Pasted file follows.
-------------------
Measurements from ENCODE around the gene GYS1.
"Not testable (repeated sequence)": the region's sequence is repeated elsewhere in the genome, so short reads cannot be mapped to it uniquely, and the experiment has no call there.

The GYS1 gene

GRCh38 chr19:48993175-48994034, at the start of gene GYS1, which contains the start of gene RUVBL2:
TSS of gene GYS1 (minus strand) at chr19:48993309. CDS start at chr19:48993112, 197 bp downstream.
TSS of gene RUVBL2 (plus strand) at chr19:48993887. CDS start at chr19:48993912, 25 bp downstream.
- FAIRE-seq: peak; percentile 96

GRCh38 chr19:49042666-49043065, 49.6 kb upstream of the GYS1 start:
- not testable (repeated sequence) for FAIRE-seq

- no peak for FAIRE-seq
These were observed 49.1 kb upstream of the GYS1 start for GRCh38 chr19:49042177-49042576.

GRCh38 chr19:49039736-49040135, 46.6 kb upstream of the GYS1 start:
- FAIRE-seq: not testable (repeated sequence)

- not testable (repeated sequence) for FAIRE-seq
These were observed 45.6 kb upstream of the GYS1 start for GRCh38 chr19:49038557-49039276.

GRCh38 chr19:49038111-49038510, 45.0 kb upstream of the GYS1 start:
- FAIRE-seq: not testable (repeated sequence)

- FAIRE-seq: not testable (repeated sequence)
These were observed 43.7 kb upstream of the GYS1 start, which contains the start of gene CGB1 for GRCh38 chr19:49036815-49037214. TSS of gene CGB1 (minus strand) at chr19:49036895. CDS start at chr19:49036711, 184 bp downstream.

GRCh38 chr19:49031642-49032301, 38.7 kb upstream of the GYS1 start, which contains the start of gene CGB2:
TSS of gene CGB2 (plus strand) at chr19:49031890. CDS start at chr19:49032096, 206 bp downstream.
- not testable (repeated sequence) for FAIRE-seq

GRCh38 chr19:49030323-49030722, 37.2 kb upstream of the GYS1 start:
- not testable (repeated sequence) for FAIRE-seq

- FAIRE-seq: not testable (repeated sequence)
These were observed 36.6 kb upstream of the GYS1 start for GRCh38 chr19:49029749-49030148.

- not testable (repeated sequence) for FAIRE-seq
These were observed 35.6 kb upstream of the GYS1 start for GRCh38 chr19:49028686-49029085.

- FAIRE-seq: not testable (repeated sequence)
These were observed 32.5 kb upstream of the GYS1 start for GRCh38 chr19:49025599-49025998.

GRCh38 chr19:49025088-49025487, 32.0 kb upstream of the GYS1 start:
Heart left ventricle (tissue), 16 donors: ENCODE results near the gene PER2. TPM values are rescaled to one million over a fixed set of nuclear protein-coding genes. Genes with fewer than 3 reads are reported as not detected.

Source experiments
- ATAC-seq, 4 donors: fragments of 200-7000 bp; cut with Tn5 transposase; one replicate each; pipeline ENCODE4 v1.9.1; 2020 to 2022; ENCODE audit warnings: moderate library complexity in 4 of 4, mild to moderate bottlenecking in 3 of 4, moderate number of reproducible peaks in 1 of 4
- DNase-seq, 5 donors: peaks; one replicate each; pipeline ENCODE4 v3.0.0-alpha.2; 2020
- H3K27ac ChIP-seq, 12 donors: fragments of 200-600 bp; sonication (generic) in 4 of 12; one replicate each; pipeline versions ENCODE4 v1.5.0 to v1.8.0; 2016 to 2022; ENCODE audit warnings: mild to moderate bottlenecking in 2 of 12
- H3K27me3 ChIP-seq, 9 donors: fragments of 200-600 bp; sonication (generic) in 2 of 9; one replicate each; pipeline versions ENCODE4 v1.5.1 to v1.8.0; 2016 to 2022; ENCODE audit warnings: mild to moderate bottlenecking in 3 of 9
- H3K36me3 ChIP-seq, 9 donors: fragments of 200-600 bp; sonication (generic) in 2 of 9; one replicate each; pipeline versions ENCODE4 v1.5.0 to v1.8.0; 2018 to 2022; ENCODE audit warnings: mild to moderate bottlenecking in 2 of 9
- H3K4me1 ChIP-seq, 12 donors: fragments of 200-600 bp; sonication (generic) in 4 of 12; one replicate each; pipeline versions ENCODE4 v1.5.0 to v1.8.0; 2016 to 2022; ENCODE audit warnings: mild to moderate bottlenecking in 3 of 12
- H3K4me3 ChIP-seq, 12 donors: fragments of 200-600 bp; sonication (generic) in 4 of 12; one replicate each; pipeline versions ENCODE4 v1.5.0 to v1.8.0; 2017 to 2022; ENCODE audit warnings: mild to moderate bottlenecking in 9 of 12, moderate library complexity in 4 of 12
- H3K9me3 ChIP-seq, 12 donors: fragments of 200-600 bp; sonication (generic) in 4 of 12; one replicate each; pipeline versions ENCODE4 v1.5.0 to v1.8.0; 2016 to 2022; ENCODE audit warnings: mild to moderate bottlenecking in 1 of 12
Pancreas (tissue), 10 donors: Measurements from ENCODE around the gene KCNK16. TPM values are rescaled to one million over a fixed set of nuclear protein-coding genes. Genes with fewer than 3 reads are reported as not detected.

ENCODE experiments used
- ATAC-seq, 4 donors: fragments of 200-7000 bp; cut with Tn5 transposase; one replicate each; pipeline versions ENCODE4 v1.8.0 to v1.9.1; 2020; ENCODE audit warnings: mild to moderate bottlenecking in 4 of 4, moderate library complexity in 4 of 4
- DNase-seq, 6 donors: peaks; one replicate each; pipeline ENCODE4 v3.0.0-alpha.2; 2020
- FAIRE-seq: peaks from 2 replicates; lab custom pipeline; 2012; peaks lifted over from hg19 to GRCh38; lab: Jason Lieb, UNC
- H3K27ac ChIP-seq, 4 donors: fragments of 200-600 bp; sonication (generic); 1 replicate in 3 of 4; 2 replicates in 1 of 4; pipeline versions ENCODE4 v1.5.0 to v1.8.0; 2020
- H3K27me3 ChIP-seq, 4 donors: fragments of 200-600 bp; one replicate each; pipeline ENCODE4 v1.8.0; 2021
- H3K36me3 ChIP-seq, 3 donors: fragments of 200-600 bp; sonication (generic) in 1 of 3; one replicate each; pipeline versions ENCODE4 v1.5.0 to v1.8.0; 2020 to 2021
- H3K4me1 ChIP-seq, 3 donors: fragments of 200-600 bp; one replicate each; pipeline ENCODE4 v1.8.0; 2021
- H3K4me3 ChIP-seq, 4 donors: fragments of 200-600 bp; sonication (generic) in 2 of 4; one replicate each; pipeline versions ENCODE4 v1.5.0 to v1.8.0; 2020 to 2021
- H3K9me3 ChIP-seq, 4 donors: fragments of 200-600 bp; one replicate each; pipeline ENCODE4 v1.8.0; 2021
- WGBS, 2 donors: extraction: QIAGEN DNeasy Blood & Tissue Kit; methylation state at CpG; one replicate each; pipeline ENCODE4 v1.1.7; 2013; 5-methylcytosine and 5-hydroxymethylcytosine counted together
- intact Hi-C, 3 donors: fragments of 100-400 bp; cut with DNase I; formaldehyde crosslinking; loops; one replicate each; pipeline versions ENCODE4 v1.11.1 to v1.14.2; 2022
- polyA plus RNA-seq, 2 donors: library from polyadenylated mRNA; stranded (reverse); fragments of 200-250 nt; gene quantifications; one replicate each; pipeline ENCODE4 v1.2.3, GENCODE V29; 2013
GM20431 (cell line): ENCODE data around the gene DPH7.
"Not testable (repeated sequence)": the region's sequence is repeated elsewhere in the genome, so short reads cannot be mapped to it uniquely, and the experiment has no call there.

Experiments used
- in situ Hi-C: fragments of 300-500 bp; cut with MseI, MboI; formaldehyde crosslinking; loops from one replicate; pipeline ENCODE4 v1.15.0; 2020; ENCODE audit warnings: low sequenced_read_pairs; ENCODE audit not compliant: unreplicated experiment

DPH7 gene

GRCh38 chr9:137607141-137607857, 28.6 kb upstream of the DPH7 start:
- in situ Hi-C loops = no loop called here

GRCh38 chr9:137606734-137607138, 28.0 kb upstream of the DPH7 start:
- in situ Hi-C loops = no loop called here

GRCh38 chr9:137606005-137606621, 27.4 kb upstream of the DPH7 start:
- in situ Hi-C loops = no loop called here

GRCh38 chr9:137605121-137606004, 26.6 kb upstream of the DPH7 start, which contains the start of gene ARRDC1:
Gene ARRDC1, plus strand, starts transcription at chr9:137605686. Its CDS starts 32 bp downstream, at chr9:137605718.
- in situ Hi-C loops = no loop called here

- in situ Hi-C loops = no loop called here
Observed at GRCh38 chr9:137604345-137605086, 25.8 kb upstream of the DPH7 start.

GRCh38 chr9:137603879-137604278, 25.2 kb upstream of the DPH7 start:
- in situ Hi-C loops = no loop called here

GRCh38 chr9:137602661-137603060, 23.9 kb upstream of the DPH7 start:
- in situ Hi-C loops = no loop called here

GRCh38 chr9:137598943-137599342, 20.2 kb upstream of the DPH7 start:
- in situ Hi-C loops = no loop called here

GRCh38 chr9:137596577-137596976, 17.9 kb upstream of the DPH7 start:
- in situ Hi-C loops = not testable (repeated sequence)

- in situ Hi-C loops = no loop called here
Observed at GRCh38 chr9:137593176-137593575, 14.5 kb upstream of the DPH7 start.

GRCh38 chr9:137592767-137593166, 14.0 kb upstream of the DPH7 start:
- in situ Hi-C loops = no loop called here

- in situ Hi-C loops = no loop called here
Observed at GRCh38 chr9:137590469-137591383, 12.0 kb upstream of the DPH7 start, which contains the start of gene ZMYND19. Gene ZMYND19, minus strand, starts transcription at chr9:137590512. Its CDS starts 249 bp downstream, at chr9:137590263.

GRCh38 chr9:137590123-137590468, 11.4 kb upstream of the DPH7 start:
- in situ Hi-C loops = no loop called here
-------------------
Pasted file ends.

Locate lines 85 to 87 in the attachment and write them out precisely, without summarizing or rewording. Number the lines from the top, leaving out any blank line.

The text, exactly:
Observed at GRCh38 chr9:137590469-137591383, 12.0 kb upstream of the DPH7 start, which contains the start of gene ZMYND19. Gene ZMYND19, minus strand, starts transcription at chr9:137590512. Its CDS starts 249 bp downstream, at chr9:137590263.

GRCh38 chr9:137590123-137590468, 11.4 kb upstream of the DPH7 start:
- in situ Hi-C loops = no loop called here